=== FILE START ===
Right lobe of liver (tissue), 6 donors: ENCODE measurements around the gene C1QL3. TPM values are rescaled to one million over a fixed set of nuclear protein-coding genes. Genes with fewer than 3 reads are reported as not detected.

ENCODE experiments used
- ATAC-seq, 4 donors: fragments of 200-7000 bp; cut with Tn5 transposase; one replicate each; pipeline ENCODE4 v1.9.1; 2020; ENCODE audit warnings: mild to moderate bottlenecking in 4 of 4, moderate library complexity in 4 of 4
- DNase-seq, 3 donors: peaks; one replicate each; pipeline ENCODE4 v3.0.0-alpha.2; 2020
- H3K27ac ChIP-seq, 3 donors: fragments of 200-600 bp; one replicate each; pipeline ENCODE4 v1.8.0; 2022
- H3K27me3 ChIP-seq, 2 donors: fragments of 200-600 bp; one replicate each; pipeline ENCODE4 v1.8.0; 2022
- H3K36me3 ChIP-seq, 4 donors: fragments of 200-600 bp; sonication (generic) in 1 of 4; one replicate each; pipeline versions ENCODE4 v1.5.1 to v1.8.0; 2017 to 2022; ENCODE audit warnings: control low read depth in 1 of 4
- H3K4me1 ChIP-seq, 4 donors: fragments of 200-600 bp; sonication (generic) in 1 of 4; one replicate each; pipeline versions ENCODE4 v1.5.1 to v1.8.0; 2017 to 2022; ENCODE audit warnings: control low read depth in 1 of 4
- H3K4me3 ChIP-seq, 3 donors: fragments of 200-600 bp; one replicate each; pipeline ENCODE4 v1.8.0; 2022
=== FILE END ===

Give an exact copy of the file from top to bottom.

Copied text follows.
Right lobe of liver (tissue), 6 donors: ENCODE measurements around the gene C1QL3. TPM values are rescaled to one million over a fixed set of nuclear protein-coding genes. Genes with fewer than 3 reads are reported as not detected.

ENCODE experiments used
- ATAC-seq, 4 donors: fragments of 200-7000 bp; cut with Tn5 transposase; one replicate each; pipeline ENCODE4 v1.9.1; 2020; ENCODE audit warnings: mild to moderate bottlenecking in 4 of 4, moderate library complexity in 4 of 4
- DNase-seq, 3 donors: peaks; one replicate each; pipeline ENCODE4 v3.0.0-alpha.2; 2020
- H3K27ac ChIP-seq, 3 donors: fragments of 200-600 bp; one replicate each; pipeline ENCODE4 v1.8.0; 2022
- H3K27me3 ChIP-seq, 2 donors: fragments of 200-600 bp; one replicate each; pipeline ENCODE4 v1.8.0; 2022
- H3K36me3 ChIP-seq, 4 donors: fragments of 200-600 bp; sonication (generic) in 1 of 4; one replicate each; pipeline versions ENCODE4 v1.5.1 to v1.8.0; 2017 to 2022; ENCODE audit warnings: control low read depth in 1 of 4
- H3K4me1 ChIP-seq, 4 donors: fragments of 200-600 bp; sonication (generic) in 1 of 4; one replicate each; pipeline versions ENCODE4 v1.5.1 to v1.8.0; 2017 to 2022; ENCODE audit warnings: control low read depth in 1 of 4
- H3K4me3 ChIP-seq, 3 donors: fragments of 200-600 bp; one replicate each; pipeline ENCODE4 v1.8.0; 2022